B.A. in Spanish

The Spanish Major in Romance Languages: Two Concentrations

Proficiency in Spanish and knowledge of the cultures where Spanish is used can enhance study and career opportunities in a number of fields—in particular, education, business and social services. Students with a second major in another discipline (e.g., art history, business administration, economics, family and human services, history, international studies, journalism, music, political science, human physiology, etc.) find positions in communications media, government or foreign service, local and international business and law, libraries, social service organizations, medical fields, as well as travel and tourist-related agencies, among others.

As of fall 2015, students have two options for organizing their study of the Spanish language and its associated cultures: concentrations in Literature and Culture or Language and Society.

Spanish Major: 
Literature and Culture
Spanish Major: 
Language and Society

The concentration in Literature and Culture offers humanities-focused classes that expose students to the depth and breadth of the cultures of the Spanish-speaking world. This course of study engages students through the study of literature, film, visual arts, and other media from a variety of historical periods, and allows them to develop high-level skills in critical thinking and written and oral expression in Spanish.

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The Language and Society concentration exposes students to the historical and social contexts of cultures in which Spanish is an important vehicle of communication. Classes teach students to look at language through an interdisciplinary lens, using methodologies from both the social sciences and humanities. Knowledge of the linguistic structure of the language and its historical and social varieties will give students insights into the social characteristics of communities where Spanish is used.

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The graphic below provides a summary of the two concentrations side by side. Note that some courses are required in both concentrations. (Click on the links above for more specialized info about each concentration.)

In general, the courses in one concentration can serve as electives in the other. In either case, the major requires 48 credits of upper-division, graded course work, passed with a C- or higher. Internship credits, normally taken Pass/No Pass, do not satisfy major requirements.

 Literature and Culture ConcentrationLanguage and Society Concentration

Lengua y cultura

(8 credits)

Any 2 from 301, 303, 305, 308308 required, plus any one from 301, 303, 305

Advanced writing

(4 credits)

311 Advanced Writing (for L2 students) or 312 Spanish in the Media (for heritage students);

Students cannot receive credit for both 311 and 312.


(12 credits)

Any three from 341, 342, 343, 344, 350, 351, 353320, 322, 324


(12 credits) Taught by RL faculty; 8 credits must be at the 400 level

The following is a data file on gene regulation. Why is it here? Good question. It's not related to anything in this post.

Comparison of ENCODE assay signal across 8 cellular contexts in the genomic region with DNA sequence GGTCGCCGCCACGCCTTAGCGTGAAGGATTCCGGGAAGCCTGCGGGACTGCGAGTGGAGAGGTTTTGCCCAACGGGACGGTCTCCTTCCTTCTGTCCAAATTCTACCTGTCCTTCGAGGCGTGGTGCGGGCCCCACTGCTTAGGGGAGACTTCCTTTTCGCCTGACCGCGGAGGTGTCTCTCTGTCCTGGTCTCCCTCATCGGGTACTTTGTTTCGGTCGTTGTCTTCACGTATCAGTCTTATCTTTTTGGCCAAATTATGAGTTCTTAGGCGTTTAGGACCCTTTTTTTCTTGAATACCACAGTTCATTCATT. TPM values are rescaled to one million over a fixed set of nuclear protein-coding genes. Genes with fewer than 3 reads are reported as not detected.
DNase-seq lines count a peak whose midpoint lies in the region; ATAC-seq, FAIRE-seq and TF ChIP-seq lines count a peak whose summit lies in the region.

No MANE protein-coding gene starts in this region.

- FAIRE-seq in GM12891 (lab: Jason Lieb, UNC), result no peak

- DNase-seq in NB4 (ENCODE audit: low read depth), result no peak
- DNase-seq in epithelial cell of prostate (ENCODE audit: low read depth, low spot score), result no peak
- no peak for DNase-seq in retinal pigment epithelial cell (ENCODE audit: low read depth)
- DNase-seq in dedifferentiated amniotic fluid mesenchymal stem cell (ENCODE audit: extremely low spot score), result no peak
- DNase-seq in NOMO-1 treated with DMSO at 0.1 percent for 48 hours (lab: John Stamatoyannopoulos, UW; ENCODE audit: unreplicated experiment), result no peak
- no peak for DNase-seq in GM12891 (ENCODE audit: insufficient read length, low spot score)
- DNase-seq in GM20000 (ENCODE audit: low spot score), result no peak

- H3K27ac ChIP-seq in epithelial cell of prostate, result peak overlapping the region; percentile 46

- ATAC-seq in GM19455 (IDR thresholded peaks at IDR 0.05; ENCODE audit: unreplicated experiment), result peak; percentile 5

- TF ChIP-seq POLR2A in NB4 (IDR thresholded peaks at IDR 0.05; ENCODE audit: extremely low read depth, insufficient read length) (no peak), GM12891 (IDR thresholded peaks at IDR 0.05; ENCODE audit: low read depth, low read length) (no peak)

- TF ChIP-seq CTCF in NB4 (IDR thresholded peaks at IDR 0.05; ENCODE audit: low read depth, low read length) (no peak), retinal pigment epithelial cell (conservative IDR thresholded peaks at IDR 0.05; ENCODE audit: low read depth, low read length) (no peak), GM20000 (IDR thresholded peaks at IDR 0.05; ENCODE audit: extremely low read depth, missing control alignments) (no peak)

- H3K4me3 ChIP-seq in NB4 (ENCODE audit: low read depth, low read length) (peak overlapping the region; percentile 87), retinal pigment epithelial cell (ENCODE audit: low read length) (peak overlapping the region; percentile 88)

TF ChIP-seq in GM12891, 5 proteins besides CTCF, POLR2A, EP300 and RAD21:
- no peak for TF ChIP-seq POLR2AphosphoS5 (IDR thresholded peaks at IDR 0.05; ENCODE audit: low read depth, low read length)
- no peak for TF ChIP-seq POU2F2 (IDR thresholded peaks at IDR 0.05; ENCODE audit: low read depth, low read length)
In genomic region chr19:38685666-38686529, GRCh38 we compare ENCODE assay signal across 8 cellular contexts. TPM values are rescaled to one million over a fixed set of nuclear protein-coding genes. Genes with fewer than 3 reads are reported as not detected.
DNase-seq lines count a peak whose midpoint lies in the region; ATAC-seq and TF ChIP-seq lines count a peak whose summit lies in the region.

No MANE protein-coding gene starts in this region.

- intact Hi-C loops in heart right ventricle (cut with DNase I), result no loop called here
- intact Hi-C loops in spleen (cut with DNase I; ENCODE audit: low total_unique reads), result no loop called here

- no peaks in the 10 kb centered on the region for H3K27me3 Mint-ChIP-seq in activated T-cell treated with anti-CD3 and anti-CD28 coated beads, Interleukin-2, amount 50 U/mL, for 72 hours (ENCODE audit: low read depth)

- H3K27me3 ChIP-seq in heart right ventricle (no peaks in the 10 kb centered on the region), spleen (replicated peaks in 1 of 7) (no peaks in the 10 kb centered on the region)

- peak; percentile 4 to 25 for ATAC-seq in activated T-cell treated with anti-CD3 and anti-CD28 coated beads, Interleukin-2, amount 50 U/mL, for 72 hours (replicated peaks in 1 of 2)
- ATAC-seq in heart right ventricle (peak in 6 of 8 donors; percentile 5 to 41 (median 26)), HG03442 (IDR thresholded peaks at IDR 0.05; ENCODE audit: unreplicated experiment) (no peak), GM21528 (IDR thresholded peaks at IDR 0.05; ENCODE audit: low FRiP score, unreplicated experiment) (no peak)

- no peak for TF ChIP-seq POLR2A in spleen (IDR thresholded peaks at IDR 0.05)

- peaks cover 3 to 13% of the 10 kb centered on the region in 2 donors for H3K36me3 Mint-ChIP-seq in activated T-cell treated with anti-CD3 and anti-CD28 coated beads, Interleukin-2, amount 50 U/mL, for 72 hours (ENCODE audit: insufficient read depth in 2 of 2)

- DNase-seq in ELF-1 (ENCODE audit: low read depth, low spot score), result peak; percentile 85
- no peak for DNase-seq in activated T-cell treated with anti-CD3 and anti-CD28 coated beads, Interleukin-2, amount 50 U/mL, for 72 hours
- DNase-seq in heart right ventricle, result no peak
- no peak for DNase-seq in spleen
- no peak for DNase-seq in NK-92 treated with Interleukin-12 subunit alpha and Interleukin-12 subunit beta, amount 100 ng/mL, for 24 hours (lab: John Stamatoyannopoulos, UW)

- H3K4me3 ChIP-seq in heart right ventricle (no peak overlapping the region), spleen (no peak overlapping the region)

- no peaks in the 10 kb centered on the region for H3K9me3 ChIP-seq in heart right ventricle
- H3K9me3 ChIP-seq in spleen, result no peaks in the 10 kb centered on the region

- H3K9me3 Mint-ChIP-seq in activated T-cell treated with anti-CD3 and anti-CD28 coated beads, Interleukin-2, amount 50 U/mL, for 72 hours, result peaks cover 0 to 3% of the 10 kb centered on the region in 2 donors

Courses in literature, film, or translation in Spanish: 348, 407, 410 Escritura creativa, 425, 436-490

RL 407 or LAS 407 may be used for this requirement if coursework is done in Spanish, with advisor approval.

Courses in Spanish linguistics or translation from: 348, 420, 424, 425, 428, 448

RL 407 or LAS 407 may be used for this requirement if coursework is done in Spanish, with advisor approval.


(12 credits)

Upper-division courses (literature, film, linguistics), taught in Spanish, that address the cultures of the Spanish-speaking world

As of fall 2018, one lower-division course from SPAN 150, 238, 248 may count towards this requirement.

Experiential learningAcademic, internship, or officially documented volunteer experience that involves active use of the Spanish language outside the classroom, with at least 30 hours of work. Examples:

The experiential learning requirement will be waived for students graduating through summer 2023.

  • at least 1 term of study abroad in Spanish
  • PLE or other relevant internship
  • officially documented volunteer position
  • field work component of existing class approved by your Spanish major advisor

Study abroad can be an important part of either concentration. Visit the RL website for information on study abroad, and consult with your advisor on how to apply credits from abroad to your program.

If you would like to declare a major or minor in French, Italian, Spanish, or Romance Languages (including Portuguese) please make an appointment with a Global Connections Flight Path advisor (Tykeson): Courtney Garcia, Kenlei Cowell, Adam Hinkley or Bethany Runsten, who are all very knowledgeable about Romance Language programs.  Please see the RL Academic Advising page with information on how to Declare a major or minor through Global Connections, as well as major and minor self-advising 'Checklists': https://rl.uoregon.edu/romance-languages-tykeson-college-and-career-advising.